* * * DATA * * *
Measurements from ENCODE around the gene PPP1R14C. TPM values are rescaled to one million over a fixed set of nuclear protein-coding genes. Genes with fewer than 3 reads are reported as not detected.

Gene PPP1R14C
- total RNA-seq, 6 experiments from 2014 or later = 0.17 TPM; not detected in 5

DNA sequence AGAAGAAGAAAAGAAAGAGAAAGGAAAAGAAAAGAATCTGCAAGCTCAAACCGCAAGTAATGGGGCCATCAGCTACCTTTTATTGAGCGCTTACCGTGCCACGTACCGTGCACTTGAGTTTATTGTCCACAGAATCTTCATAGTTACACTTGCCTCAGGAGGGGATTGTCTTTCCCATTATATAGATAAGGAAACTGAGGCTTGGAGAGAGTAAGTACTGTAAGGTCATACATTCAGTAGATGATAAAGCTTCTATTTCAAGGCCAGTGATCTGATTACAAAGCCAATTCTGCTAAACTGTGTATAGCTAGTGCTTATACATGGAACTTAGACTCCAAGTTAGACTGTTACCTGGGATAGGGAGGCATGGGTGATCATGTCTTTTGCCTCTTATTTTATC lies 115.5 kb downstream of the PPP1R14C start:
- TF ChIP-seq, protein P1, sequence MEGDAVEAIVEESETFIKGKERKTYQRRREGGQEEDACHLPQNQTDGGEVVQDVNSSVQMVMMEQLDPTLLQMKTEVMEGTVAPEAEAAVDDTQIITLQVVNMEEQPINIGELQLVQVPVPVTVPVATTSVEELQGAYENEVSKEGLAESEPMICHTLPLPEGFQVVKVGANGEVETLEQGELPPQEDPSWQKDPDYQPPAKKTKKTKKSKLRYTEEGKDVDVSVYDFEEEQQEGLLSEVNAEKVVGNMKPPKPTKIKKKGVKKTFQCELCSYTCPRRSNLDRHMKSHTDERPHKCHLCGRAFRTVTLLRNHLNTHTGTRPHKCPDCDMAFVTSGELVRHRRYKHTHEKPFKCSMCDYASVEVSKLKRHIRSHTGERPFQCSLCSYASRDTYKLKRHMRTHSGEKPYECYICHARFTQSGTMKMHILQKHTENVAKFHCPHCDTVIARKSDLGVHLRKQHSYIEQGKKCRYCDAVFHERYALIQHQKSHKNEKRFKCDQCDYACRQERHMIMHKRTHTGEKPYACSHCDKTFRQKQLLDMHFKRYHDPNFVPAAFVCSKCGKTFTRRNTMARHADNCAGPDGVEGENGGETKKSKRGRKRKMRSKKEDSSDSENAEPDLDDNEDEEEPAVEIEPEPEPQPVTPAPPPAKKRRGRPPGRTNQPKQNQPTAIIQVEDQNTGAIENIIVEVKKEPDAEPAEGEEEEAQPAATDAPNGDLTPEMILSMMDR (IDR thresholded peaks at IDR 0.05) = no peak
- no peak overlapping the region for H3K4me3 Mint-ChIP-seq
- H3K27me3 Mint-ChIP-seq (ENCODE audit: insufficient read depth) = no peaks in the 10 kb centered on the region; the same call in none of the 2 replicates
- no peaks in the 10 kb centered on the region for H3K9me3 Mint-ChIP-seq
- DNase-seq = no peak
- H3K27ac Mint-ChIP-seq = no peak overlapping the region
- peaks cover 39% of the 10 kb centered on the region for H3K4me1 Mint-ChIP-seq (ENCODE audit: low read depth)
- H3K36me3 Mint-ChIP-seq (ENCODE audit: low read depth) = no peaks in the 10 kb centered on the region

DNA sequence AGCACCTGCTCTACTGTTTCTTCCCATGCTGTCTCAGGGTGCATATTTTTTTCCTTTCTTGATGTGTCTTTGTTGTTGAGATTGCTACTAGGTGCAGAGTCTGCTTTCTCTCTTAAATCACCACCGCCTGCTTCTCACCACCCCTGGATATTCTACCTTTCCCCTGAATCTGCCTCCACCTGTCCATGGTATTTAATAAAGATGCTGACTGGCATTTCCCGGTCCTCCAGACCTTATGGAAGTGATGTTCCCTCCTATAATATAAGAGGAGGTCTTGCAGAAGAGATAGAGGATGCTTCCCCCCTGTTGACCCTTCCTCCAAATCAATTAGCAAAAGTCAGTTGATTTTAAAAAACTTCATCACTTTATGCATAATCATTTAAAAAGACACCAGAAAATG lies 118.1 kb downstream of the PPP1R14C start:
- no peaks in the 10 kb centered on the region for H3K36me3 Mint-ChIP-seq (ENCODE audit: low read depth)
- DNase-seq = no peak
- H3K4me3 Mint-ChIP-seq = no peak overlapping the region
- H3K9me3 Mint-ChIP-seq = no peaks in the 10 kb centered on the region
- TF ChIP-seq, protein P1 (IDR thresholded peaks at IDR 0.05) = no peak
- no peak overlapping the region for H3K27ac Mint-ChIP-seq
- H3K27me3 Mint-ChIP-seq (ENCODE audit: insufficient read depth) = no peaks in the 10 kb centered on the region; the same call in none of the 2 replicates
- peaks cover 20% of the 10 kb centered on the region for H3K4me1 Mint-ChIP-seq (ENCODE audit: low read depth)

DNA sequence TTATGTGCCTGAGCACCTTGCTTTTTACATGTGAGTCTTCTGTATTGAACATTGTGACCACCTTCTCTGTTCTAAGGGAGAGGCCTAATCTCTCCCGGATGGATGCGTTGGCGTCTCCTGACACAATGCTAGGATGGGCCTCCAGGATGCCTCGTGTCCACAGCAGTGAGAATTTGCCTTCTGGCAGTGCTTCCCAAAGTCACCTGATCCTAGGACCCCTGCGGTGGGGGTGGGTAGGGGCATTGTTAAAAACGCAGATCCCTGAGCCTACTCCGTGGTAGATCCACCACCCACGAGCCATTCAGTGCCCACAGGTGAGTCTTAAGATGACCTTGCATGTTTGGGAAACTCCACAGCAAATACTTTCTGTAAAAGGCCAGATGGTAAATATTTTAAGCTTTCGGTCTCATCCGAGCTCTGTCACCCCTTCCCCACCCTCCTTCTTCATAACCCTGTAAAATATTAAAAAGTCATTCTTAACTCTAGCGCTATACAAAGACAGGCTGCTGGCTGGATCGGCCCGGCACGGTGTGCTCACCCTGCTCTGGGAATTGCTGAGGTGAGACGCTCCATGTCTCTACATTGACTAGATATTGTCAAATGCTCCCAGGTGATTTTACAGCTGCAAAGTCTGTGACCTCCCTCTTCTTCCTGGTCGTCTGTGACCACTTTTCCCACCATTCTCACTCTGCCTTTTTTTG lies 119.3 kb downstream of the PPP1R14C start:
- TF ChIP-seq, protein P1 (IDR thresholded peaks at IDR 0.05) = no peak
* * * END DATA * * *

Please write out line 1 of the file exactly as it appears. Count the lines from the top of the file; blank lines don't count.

Measurements from ENCODE around the gene PPP1R14C. TPM values are rescaled to one million over a fixed set of nuclear protein-coding genes. Genes with fewer than 3 reads are reported as not detected.